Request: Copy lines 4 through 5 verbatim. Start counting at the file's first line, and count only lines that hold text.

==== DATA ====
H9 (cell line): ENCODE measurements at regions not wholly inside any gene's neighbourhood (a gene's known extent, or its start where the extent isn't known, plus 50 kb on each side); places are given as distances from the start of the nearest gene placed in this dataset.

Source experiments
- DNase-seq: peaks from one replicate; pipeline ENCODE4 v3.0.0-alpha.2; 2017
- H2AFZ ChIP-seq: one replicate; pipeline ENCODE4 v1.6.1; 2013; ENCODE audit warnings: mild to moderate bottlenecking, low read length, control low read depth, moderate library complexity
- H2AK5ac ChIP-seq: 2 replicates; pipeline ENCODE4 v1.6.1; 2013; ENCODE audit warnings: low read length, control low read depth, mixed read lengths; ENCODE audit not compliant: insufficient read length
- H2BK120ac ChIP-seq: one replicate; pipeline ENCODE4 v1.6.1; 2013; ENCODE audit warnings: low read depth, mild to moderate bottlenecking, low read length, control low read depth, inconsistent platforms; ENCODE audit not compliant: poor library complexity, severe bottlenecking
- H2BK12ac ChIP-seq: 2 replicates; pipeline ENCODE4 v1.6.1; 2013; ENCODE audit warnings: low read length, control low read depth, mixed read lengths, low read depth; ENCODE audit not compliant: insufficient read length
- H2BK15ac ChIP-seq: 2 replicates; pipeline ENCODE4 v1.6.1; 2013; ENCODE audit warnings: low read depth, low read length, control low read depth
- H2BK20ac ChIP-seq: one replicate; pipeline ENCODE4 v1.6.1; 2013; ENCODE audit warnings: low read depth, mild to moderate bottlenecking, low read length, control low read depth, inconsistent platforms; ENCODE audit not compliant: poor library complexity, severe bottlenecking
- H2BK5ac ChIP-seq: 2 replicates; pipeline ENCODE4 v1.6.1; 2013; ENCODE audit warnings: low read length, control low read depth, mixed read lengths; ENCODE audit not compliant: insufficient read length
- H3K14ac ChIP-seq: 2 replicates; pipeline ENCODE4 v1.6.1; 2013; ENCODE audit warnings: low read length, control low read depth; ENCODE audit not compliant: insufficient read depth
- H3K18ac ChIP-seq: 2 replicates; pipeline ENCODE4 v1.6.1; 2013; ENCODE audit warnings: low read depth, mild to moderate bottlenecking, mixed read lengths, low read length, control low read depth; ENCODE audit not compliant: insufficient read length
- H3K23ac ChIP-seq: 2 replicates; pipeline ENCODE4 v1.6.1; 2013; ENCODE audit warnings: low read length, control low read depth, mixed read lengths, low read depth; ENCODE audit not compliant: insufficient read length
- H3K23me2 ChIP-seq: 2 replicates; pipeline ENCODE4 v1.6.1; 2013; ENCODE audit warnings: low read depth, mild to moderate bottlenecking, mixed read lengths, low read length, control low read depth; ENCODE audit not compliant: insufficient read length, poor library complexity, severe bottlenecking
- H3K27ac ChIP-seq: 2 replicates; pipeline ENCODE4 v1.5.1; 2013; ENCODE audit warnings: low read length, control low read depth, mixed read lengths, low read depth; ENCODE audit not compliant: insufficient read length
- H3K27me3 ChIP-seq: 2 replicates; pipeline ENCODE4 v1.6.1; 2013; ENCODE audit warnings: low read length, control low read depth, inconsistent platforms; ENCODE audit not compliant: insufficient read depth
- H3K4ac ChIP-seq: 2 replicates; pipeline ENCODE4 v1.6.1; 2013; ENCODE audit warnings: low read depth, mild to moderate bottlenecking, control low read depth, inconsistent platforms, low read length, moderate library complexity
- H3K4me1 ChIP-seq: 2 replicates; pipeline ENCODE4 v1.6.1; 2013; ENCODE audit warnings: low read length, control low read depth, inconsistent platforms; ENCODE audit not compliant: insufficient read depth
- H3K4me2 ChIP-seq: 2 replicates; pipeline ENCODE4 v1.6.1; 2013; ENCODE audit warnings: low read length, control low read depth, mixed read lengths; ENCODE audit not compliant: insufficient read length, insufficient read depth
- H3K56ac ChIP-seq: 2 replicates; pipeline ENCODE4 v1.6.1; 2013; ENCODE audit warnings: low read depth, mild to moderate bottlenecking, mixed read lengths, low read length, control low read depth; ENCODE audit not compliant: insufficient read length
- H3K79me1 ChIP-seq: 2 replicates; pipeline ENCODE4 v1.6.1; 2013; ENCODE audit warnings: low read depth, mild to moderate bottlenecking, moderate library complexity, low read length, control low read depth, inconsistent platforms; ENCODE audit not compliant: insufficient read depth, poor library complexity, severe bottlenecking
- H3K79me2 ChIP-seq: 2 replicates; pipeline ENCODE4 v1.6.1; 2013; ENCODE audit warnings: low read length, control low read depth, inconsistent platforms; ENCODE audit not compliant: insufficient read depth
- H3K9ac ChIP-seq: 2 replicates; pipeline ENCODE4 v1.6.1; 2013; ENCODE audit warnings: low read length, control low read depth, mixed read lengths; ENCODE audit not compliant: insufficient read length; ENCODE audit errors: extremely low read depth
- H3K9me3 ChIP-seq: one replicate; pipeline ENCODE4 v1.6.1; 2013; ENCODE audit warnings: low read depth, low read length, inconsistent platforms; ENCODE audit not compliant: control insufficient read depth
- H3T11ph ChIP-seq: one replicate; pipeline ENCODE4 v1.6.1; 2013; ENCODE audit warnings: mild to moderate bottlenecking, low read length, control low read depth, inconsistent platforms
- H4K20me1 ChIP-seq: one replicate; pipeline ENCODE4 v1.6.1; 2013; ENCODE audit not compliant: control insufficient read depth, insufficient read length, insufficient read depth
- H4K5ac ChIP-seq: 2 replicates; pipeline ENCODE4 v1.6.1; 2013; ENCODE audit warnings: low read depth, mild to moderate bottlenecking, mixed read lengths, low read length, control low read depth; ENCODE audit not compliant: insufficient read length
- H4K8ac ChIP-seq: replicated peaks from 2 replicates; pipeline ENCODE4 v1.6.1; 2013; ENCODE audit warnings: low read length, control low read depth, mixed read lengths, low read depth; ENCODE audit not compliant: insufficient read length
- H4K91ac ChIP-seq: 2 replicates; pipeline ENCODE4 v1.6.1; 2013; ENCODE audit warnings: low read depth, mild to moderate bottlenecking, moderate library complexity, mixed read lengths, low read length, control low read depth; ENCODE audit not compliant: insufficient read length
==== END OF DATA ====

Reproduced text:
- H2AFZ ChIP-seq: one replicate; pipeline ENCODE4 v1.6.1; 2013; ENCODE audit warnings: mild to moderate bottlenecking, low read length, control low read depth, moderate library complexity
- H2AK5ac ChIP-seq: 2 replicates; pipeline ENCODE4 v1.6.1; 2013; ENCODE audit warnings: low read length, control low read depth, mixed read lengths; ENCODE audit not compliant: insufficient read length